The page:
Lance-Corporal Eric Ealham
Unit : "C" Company, 8th Parachute Battalion
Service No. : 6093900
Awards : Military Medal
Lance-Corporal Eric Ealham was awarded the Military Medal for his conduct on the 6th June. The citation recorded his name as Ernest Ealham, however his family have said that his name was in fact Eric; Ernest is the name of his elder brother, born in 1896, who served in the First World War and was an ARP warden in the Second. The citation reads:
For outstanding leadership and devotion to duty.
At Herouvillette on 6th June 1944 L/Cpl Ealham was Second in Command of the leading section of a platoon which came under heavy Machine Gun fire. The Section Commander and three other members of the section were wounded including the Bren Gunner. L/Cpl Ealham immediately took over command of the section re-organised it and covered the remainder of the platoon out of a dangerous position. Then showing a total disregard for his own safety he crawled forward in face of the enemy and brought back the wounded Bren Gunner and his Bren. His courage and leadership was an inspiration to all.
The following was published in the Express on the 6th June 2009:
The extraordinary tale of the very first British paratrooper to land on D-Day has come to light after his Military Medal sold for a staggering £32,000. Lance Corporal Eric Ealham was the first man to be dropped over Normandy several hours before the main D-Day invasion. After helping to destroy three strategic bridges, he led his platoon into a bloody battle with the Germans in a bid to stop them from reaching the nearby beaches.
With many comrades wounded, L/Cpl Ealham single-handedly carried out a near-suicidal rescue of one injured soldier while under intense machine-gun fire. After dragging his colleague to safety, he resumed fighting and provided cover for a group of soldiers pinned down by the enemy, allowing them to reach safety.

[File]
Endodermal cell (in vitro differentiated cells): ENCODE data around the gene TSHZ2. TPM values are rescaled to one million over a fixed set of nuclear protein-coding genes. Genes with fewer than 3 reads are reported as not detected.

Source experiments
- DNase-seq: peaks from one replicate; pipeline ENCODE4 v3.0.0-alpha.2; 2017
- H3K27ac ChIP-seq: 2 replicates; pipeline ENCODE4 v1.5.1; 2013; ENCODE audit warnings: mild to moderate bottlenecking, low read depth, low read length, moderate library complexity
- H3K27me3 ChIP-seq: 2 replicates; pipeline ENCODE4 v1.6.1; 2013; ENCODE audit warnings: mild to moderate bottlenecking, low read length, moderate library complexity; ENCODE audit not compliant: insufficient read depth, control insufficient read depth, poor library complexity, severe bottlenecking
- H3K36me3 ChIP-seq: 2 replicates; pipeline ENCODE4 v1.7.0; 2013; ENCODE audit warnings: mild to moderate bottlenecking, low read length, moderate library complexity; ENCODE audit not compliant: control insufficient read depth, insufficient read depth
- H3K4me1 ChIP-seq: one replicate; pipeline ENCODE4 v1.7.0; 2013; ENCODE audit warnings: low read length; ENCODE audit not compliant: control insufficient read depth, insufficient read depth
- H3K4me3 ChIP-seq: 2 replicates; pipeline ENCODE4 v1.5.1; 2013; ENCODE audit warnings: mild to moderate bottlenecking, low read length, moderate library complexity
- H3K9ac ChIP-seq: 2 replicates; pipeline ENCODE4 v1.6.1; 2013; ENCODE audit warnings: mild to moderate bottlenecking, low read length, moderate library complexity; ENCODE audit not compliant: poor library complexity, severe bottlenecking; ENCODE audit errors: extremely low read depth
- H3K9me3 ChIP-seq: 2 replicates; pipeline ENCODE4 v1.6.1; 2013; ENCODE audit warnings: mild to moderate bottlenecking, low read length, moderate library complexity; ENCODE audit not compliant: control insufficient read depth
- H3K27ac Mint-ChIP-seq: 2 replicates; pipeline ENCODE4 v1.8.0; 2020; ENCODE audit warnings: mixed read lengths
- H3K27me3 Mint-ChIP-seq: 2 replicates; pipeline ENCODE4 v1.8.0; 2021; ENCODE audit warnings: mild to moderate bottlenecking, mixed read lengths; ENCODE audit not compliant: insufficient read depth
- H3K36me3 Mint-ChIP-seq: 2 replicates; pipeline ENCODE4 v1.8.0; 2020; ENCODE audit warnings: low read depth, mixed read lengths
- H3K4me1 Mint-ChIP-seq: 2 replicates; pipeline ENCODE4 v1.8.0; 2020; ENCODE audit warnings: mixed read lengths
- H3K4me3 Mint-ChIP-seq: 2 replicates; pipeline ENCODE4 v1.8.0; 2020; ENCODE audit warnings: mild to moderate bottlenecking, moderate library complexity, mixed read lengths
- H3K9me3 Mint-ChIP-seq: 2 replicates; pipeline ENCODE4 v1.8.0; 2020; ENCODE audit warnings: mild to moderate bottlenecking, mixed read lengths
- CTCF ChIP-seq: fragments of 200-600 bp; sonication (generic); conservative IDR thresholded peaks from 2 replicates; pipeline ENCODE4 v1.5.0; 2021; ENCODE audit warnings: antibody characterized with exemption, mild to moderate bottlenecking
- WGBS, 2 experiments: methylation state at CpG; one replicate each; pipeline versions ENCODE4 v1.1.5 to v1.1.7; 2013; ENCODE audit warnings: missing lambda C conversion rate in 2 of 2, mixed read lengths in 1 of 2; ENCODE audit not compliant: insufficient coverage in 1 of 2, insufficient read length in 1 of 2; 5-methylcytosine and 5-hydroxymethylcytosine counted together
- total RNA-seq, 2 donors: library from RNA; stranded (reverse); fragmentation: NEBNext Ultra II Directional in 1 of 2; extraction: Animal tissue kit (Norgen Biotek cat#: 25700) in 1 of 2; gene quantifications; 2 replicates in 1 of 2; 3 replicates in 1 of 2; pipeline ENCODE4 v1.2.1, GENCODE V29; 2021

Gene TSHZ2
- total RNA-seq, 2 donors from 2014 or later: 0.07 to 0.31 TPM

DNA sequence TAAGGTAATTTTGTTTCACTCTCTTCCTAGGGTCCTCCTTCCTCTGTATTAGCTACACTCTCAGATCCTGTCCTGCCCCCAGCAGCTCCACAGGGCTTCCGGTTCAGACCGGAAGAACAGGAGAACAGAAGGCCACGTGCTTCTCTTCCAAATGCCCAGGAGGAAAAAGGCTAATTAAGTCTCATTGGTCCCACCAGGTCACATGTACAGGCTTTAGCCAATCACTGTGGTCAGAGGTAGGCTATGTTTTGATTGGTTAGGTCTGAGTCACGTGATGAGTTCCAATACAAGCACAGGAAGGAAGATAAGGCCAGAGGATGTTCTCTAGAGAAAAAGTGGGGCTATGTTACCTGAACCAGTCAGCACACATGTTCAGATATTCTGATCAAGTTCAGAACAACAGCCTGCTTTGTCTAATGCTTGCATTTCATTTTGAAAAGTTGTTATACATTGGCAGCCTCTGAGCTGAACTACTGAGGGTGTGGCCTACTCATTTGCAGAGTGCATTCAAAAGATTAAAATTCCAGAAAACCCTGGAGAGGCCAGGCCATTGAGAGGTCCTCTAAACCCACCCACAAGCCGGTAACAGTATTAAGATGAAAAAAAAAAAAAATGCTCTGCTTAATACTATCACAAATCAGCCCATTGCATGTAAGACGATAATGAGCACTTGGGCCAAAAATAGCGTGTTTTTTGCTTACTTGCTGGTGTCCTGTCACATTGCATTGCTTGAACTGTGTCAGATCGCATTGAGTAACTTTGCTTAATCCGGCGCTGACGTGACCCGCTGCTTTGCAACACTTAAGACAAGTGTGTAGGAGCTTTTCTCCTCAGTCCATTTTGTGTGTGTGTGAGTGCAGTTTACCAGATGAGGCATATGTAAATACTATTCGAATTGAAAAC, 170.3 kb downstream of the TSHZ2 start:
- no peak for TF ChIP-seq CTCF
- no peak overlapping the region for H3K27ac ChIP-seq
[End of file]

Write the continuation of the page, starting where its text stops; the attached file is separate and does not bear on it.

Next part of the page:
He was later shot in the leg and shipped back to England on June 8, 1944. Due to the sheer chaos and confusion of the D-Day landings, relatively few men were recommended for gallantry medals on June 6.
L/Cpl Ealham died of a heart attack in 1973 and his widow Rosetta kept her husband's precious George VI Military Medal in her bedside table until she died last year. Their children and grandchildren have now decided to sell it. It was initially valued at £3,000 but after collectors realised it belonged to the first paratrooper to be dropped on D-Day it ended up selling for 10 times that amount.
His granddaughter Karen, 47, says: “Grandad never really spoke about the war and it wasn't until we went through some of his belongings after my gran died last year that we discovered he was the first British paratrooper dropped over Normandy. We knew he had the medal but didn't know what exactly it was for and what he did. He was very brave but I guess he would have said he did what he had to do. We hope he would have wanted us to benefit from his medal but we never expected it to sell for that much."
L/Cpl Ealham’s battalion was due to land three miles south of Ranville, near Caen, but ended up scattered across the countryside.
After carrying out their objectives of destroying the bridges the men fell back to defend woodland near the village of Herouvillette.
It was here that L/Cpl Ealham's platoon came under German machine- gun and artillery attack, leaving his commanding officer and three comrades wounded.
It was at this point he showed "outstanding leadership and devotion to
duty" by dodging machine-gun fire to rescue an injured Bren gunner.
He was demobbed in 1946 but continued military service with the Territorial Army until 1956. After that his family, Rosetta and children Sheila and Ron, moved to St Albans, Hertfordshire, where he was a farm labourer and carpenter.
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